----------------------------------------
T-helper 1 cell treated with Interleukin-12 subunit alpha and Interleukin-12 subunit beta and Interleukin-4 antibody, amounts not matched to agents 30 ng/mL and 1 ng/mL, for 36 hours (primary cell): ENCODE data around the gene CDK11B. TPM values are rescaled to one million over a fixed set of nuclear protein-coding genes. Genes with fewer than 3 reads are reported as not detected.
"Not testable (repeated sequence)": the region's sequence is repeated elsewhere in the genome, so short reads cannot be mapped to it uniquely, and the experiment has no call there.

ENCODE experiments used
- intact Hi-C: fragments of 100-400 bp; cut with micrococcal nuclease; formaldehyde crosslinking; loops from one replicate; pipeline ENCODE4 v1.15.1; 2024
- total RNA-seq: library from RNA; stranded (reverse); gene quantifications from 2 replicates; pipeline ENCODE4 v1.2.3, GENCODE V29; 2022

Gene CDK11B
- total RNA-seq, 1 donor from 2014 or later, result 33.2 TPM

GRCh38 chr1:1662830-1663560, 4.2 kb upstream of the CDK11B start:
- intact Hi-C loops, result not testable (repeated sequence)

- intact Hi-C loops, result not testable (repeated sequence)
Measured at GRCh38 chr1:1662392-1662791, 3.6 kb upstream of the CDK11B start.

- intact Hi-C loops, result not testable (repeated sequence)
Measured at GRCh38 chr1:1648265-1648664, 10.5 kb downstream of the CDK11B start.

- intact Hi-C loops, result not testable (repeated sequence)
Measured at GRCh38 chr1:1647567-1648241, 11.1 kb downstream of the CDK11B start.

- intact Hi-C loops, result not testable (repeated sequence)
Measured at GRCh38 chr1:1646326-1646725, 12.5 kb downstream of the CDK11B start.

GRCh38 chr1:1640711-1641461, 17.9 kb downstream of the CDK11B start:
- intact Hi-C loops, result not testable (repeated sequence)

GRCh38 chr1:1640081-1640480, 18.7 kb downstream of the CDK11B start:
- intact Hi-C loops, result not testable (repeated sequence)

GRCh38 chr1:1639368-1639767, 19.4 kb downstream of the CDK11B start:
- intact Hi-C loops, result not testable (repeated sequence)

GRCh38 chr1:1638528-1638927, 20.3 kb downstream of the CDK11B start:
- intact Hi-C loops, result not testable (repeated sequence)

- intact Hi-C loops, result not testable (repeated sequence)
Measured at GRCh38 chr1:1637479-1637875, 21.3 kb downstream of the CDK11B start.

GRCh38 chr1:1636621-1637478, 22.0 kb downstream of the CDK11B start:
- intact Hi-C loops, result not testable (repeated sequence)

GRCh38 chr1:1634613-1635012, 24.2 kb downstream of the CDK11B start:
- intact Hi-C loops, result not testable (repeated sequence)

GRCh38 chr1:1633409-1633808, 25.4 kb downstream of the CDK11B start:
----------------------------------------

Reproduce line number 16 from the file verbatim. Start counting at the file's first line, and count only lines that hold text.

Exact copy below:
- intact Hi-C loops, result not testable (repeated sequence)